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Organisational Darwinism and Pharma

  • By cognite
  • 10th October 2018
  • Hits: 176

Recently, McKinsey’s described organisations as moving from a machine type model to one resembling a living organism. The familiar term for this new type of organisation is Agile. Its hallmark is the ability to adapt to a fast changing, unpredictable and disruptive environment, making the comparison to an organism highly appropriate. According to MIT, Agile organisations grow faster and are more profitable than those which don’t follow this model. In short, they adapt better!

Agile organisations are highly customer centric and pride themselves in delivering superior value to their customers, who in this digital age tend to be more demanding and less predictable. Being Agile therefore means being smart, responsive, nimble, lean, flexible, fluid, non-siloed and transparent.

The Agile Manifesto, originally created as a template for the development of software, suggests that an Agile organisation will value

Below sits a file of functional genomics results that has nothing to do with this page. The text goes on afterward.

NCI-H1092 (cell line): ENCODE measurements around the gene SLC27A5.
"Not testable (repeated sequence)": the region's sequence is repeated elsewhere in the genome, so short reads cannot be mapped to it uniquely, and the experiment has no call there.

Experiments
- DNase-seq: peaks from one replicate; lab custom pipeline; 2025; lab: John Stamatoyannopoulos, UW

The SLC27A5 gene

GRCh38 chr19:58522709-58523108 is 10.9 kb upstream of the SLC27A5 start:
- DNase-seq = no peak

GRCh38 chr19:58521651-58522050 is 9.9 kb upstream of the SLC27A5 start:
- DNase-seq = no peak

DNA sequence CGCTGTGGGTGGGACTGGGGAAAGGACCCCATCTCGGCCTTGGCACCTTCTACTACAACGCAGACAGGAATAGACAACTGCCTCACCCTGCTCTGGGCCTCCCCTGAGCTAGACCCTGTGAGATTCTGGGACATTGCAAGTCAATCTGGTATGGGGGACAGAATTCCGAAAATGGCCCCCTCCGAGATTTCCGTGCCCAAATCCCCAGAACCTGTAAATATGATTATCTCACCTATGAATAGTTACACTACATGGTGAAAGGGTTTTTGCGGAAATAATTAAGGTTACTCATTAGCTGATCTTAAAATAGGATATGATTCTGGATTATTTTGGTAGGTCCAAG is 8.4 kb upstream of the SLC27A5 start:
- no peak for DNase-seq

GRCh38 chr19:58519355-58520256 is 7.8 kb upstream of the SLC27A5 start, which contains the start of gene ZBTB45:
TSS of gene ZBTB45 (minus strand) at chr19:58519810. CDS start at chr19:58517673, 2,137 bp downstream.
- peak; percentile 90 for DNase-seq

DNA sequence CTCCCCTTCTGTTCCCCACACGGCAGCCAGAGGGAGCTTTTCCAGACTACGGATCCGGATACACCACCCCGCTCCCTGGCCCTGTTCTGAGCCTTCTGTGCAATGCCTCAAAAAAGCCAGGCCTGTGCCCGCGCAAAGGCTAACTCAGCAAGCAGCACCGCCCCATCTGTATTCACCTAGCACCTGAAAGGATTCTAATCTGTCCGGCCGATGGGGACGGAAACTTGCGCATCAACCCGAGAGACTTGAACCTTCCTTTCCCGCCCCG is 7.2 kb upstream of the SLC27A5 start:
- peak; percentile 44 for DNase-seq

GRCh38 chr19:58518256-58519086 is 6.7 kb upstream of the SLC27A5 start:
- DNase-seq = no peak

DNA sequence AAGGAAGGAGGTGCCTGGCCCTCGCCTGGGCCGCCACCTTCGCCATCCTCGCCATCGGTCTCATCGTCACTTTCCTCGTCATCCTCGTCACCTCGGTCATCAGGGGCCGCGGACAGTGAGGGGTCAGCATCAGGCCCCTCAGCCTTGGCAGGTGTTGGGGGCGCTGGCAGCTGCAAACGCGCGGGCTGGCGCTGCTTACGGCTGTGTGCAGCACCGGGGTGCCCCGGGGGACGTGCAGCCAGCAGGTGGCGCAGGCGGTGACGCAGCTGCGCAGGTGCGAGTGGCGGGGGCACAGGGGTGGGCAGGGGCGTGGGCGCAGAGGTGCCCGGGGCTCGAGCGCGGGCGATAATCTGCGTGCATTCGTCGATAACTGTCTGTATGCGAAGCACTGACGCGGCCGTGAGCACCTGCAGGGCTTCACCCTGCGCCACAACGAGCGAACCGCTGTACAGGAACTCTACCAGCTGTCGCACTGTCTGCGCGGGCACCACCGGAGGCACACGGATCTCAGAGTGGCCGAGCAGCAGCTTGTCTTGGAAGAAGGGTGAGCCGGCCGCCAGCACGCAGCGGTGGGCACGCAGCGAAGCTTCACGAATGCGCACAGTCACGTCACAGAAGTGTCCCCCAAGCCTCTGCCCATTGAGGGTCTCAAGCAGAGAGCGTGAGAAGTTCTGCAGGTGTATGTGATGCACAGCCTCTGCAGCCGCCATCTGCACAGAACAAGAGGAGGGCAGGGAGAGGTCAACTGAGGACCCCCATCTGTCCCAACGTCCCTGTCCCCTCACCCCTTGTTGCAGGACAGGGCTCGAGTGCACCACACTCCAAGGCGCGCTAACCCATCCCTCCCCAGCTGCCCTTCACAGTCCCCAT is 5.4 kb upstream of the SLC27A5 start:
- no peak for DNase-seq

– Individuals and interactions over processes and tools
– Working software over comprehensive documentation
– Customer collaboration over contract documentation
– Responding to change over following a plan

The pharmaceutical industry has faced plenty of disruptive factors in recent years. Examples include digital innovation, patient centricity, the replacement of blockbusters with breakthrough medicines for small patient populations, the increased focus on outcomes and the emphasis on value. Interest in Agile is therefore growing both in pharmaceutical companies and the organisations that serve them

Although large organisations need to embrace Agile, smaller ones will find it easier to make the changes required. Speaking as a member of an independent agency that has already embraced this concept,  I can confirm that we find our clients are very much in tune with it, particularly where breakthrough science brands, treating targeted populations, are concerned. The cultures readily align as they will also do with bioscience companies acquired by big pharma.

In summary, the move to Agile is about Darwinian survival of the fittest. In a changing environment you need to be Agile and to be agile you need to be fit!